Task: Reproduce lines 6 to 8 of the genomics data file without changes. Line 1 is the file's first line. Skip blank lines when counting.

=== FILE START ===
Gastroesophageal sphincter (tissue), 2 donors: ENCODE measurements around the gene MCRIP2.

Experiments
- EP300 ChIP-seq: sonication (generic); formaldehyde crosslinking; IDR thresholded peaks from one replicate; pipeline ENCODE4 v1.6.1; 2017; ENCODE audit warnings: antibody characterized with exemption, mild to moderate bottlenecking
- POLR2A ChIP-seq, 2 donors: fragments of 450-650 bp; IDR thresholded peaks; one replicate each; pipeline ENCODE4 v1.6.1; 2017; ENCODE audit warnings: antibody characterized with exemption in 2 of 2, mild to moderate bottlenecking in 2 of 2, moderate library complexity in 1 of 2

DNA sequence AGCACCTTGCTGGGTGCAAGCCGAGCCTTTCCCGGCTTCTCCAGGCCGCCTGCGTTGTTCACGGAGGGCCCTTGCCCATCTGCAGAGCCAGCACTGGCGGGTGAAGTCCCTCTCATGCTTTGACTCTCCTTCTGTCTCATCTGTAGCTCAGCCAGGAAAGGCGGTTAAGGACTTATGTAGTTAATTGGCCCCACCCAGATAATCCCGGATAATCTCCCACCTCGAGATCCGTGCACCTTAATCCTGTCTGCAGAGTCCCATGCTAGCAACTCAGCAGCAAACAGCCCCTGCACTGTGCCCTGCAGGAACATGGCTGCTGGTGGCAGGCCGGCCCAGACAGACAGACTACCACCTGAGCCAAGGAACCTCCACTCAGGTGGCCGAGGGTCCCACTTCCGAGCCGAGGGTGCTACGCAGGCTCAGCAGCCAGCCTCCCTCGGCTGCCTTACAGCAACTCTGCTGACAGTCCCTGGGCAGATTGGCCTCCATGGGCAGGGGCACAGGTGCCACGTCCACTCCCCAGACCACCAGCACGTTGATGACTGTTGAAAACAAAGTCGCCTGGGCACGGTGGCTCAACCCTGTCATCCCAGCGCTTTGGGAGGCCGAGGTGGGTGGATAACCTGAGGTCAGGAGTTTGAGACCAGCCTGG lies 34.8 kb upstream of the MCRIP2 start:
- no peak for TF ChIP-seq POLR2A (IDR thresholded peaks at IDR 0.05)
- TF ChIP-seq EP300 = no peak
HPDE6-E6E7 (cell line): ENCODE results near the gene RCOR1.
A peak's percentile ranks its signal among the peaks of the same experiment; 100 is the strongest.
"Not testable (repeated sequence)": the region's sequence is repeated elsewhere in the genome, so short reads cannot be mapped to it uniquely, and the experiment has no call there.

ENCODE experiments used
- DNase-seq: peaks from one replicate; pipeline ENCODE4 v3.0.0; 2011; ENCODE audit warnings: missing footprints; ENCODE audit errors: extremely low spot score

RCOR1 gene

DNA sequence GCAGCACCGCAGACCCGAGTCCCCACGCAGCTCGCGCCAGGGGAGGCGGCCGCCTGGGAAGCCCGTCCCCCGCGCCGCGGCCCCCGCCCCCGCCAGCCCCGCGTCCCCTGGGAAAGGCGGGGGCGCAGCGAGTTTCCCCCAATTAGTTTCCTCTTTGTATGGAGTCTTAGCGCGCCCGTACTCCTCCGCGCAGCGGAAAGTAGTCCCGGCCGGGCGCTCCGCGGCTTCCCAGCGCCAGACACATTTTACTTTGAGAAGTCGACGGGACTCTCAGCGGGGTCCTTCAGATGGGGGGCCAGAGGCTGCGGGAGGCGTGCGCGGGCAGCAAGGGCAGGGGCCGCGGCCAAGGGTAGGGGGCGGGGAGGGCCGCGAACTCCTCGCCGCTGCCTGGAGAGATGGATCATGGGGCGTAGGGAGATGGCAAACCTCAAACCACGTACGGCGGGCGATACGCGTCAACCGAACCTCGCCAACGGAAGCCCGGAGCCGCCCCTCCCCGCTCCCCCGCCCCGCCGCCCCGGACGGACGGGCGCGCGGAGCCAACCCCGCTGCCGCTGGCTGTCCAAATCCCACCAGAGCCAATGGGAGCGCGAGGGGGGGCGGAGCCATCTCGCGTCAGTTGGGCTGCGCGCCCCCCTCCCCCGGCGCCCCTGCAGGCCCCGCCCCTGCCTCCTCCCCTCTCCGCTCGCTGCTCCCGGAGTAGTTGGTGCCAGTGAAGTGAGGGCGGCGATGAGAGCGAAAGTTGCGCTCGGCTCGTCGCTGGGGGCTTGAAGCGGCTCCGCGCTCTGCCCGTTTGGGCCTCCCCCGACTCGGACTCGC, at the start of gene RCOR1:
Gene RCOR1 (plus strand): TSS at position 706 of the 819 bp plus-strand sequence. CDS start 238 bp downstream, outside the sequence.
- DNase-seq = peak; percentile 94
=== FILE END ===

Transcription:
- no peak for TF ChIP-seq POLR2A (IDR thresholded peaks at IDR 0.05)
- TF ChIP-seq EP300 = no peak
HPDE6-E6E7 (cell line): ENCODE results near the gene RCOR1.